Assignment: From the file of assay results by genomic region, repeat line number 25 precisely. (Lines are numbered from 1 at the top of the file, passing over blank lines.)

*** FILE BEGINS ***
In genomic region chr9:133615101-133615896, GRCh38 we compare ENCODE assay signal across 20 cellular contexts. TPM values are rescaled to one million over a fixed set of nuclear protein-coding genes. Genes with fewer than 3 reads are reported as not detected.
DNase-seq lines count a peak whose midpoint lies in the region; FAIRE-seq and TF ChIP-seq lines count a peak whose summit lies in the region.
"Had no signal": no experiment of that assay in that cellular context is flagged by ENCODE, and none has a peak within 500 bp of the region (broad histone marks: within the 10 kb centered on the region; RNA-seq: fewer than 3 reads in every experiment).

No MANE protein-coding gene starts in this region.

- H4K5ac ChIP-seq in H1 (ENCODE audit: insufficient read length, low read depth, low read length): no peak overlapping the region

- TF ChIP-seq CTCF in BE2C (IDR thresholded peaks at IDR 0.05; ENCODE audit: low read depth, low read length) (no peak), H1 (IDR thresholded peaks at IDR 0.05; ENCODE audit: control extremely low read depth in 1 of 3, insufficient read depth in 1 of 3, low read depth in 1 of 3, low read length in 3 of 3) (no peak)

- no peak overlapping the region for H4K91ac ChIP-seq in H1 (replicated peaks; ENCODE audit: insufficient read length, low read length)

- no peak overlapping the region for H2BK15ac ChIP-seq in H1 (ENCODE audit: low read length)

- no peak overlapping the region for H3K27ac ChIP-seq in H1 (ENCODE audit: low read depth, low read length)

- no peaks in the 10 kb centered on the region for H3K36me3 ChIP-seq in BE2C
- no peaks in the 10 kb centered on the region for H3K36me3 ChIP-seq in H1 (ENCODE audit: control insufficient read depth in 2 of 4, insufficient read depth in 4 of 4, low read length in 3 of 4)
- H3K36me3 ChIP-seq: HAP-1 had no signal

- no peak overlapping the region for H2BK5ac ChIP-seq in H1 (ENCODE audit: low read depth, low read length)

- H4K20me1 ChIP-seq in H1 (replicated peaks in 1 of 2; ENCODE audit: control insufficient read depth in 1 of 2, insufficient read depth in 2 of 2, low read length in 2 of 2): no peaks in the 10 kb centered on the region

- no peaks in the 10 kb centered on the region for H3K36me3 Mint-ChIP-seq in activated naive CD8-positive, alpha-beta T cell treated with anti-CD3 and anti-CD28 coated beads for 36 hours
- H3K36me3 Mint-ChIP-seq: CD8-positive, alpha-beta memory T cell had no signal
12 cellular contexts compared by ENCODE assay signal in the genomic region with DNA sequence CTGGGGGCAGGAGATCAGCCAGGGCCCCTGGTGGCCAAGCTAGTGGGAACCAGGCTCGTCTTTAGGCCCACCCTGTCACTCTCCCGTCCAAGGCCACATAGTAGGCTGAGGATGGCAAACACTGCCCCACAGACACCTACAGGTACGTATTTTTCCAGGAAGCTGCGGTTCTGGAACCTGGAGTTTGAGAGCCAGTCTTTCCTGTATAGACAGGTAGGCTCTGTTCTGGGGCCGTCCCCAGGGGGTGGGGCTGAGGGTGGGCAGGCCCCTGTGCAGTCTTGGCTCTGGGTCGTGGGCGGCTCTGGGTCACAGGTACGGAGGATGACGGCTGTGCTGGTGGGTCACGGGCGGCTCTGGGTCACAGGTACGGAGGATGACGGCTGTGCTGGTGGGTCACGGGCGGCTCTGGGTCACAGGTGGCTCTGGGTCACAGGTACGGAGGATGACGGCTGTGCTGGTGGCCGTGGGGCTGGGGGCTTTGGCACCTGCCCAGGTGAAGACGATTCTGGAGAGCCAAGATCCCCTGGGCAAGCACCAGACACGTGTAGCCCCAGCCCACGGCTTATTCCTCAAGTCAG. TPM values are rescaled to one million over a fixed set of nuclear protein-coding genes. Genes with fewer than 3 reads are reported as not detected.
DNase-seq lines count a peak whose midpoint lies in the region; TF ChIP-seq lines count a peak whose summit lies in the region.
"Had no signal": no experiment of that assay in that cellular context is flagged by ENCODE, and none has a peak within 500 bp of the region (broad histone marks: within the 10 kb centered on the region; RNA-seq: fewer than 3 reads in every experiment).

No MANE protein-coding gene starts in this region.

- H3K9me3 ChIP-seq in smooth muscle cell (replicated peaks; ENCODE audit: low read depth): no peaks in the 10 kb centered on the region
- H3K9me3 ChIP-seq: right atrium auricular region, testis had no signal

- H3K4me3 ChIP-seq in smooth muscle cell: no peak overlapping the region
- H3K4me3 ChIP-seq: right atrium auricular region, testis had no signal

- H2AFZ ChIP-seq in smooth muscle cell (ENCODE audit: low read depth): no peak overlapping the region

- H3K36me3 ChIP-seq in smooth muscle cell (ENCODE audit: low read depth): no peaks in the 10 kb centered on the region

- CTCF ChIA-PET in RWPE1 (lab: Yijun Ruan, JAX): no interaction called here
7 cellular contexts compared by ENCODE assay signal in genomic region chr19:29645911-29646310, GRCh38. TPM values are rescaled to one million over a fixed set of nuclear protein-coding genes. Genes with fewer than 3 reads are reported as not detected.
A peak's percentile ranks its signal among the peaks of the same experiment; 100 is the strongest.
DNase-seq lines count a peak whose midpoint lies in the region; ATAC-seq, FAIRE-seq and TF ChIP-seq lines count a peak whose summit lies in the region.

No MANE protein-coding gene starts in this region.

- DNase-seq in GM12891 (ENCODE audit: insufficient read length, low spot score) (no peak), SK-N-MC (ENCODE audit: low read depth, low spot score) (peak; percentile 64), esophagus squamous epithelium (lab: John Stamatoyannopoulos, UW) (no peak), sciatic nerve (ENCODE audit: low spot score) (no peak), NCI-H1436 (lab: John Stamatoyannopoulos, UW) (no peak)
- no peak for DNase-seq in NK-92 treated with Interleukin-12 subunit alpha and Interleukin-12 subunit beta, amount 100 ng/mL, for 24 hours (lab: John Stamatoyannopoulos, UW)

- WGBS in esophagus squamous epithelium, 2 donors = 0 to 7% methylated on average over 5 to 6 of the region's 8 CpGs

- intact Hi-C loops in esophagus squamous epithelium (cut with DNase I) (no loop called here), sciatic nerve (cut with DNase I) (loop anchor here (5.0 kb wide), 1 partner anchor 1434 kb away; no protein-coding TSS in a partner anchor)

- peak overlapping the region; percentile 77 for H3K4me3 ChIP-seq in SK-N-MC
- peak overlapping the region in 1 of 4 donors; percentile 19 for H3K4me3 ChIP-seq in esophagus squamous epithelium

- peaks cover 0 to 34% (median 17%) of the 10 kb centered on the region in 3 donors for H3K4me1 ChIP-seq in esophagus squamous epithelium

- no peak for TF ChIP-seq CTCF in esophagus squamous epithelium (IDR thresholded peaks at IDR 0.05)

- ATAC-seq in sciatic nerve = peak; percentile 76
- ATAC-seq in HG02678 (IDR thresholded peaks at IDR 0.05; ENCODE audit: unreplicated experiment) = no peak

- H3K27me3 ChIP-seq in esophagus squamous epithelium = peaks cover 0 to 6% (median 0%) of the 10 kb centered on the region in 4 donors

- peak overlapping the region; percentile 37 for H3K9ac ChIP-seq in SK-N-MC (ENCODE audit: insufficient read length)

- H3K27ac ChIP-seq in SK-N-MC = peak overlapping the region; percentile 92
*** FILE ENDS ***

- H2AFZ ChIP-seq in smooth muscle cell (ENCODE audit: low read depth): no peak overlapping the region